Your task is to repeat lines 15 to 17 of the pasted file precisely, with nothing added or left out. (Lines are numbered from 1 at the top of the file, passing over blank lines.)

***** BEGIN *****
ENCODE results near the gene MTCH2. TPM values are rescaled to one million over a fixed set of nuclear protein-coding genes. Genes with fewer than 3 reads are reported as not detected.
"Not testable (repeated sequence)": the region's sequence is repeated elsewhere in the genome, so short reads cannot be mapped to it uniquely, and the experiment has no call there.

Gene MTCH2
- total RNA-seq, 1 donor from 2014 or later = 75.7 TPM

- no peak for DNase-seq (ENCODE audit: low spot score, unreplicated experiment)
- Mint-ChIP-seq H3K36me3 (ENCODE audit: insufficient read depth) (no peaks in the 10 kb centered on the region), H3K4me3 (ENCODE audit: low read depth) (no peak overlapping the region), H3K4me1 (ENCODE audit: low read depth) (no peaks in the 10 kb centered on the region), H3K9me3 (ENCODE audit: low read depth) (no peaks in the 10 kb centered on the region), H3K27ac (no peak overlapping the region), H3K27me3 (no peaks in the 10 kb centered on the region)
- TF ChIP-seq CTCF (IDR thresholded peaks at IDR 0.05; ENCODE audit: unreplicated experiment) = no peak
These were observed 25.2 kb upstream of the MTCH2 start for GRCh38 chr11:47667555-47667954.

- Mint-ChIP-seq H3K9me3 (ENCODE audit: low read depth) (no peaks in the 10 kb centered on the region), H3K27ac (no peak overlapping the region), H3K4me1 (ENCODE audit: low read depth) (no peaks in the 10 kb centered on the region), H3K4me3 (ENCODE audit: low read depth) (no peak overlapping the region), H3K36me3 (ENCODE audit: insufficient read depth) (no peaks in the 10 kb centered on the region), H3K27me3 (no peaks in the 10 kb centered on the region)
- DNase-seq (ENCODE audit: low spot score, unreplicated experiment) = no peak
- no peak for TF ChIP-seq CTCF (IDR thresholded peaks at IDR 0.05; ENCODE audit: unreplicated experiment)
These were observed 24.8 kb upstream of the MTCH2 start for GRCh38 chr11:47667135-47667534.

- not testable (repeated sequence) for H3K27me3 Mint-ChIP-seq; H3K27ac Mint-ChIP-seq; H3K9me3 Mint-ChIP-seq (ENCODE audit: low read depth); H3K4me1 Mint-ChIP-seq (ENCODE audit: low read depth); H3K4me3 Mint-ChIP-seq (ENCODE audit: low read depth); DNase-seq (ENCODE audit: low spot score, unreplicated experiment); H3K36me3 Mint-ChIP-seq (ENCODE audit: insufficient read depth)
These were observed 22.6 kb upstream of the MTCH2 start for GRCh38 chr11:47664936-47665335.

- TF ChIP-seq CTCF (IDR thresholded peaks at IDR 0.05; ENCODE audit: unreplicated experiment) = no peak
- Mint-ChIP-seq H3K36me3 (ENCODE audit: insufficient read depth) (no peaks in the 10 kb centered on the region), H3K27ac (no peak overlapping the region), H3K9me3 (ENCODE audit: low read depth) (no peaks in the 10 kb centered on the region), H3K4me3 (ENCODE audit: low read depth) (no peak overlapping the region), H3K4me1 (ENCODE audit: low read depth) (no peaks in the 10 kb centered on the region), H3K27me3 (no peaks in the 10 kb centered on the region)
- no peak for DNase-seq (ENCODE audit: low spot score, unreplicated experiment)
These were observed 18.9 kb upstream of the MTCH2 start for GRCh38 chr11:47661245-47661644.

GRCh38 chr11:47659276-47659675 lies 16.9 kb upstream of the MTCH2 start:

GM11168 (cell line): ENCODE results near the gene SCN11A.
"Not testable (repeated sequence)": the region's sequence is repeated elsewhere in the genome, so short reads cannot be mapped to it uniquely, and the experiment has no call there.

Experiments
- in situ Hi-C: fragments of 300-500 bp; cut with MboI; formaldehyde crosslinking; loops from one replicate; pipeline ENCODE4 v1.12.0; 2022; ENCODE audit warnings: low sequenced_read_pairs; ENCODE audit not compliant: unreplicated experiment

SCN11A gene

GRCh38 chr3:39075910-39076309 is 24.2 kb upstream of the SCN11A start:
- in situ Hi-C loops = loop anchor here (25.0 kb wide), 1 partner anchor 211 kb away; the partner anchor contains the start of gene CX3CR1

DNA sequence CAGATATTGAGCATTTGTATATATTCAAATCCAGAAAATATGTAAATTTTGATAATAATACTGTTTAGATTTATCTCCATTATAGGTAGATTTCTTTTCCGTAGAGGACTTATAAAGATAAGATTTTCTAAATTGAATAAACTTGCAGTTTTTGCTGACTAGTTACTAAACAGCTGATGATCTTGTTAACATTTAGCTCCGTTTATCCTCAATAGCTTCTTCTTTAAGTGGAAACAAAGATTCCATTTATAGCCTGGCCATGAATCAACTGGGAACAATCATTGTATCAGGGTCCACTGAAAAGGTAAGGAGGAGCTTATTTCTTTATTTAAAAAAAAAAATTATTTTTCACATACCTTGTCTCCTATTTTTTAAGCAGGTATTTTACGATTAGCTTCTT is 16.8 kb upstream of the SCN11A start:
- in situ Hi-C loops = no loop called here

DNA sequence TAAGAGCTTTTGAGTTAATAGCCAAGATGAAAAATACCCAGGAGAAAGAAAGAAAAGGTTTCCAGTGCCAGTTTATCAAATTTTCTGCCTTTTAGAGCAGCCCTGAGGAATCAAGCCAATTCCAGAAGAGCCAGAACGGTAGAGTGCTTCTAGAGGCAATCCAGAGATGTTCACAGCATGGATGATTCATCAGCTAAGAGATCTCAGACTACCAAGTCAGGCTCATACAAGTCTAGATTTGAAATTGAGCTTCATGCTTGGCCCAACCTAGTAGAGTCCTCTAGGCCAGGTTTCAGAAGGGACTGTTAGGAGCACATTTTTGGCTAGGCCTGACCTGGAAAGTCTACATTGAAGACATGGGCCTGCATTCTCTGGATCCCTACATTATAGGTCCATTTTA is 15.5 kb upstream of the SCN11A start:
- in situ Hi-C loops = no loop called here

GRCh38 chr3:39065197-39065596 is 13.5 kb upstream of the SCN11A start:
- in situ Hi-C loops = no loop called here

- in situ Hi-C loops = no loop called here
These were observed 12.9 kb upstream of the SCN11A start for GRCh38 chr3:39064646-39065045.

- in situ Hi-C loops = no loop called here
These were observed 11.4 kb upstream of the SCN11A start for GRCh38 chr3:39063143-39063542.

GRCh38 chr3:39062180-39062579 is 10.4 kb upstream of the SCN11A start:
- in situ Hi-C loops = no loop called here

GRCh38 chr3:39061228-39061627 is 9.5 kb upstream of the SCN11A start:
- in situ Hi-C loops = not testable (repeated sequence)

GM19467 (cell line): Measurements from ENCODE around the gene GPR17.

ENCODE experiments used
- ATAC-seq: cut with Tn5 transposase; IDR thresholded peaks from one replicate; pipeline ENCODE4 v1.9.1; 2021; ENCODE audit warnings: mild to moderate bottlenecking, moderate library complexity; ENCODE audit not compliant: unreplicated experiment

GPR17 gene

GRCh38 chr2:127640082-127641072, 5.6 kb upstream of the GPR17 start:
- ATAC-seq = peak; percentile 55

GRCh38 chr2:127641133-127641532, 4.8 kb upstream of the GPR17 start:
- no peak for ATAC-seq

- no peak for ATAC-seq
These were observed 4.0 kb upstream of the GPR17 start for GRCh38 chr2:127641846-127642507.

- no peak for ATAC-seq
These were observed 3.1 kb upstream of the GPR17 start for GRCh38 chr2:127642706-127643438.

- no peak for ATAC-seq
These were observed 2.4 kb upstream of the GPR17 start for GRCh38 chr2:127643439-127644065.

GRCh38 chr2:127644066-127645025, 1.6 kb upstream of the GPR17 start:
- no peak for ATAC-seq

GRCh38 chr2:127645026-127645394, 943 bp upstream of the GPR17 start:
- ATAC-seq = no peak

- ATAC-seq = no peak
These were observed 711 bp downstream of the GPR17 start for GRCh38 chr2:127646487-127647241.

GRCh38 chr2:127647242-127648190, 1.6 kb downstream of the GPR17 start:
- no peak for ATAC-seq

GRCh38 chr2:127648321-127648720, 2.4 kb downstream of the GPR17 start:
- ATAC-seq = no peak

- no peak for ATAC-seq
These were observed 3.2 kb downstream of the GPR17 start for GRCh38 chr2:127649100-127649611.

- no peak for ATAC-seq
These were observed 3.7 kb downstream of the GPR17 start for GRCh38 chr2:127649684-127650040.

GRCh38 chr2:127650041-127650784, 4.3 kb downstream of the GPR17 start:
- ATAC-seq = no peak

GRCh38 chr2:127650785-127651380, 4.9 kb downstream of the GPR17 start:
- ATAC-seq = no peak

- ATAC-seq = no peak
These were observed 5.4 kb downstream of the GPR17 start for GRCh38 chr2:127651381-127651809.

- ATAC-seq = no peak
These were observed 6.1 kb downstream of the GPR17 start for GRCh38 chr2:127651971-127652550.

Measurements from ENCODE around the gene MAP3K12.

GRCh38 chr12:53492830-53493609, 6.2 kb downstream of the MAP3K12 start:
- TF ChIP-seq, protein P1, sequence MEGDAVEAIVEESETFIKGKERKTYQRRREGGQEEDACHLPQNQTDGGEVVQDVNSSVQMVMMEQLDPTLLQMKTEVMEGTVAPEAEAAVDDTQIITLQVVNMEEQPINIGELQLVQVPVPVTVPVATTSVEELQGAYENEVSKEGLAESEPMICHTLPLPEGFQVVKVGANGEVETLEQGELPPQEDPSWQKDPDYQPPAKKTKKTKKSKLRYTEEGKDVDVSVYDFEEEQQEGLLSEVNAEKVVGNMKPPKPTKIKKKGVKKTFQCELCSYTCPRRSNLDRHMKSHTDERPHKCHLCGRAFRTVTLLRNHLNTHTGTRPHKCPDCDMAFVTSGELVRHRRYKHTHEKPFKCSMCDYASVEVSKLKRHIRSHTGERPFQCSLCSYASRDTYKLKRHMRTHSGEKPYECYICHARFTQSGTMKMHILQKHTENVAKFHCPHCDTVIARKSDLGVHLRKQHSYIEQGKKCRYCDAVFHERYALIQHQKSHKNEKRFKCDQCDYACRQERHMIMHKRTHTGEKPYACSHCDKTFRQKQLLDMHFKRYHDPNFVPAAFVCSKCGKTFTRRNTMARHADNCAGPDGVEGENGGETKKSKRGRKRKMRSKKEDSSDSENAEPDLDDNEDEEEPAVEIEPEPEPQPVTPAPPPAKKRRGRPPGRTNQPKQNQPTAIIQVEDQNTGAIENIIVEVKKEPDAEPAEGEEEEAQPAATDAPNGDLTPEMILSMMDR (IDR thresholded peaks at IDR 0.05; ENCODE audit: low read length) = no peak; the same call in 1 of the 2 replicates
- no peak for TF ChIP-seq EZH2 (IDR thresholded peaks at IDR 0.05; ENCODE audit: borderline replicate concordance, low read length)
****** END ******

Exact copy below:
- TF ChIP-seq CTCF (IDR thresholded peaks at IDR 0.05; ENCODE audit: unreplicated experiment) = no peak
- Mint-ChIP-seq H3K36me3 (ENCODE audit: insufficient read depth) (no peaks in the 10 kb centered on the region), H3K27ac (no peak overlapping the region), H3K9me3 (ENCODE audit: low read depth) (no peaks in the 10 kb centered on the region), H3K4me3 (ENCODE audit: low read depth) (no peak overlapping the region), H3K4me1 (ENCODE audit: low read depth) (no peaks in the 10 kb centered on the region), H3K27me3 (no peaks in the 10 kb centered on the region)
- no peak for DNase-seq (ENCODE audit: low spot score, unreplicated experiment)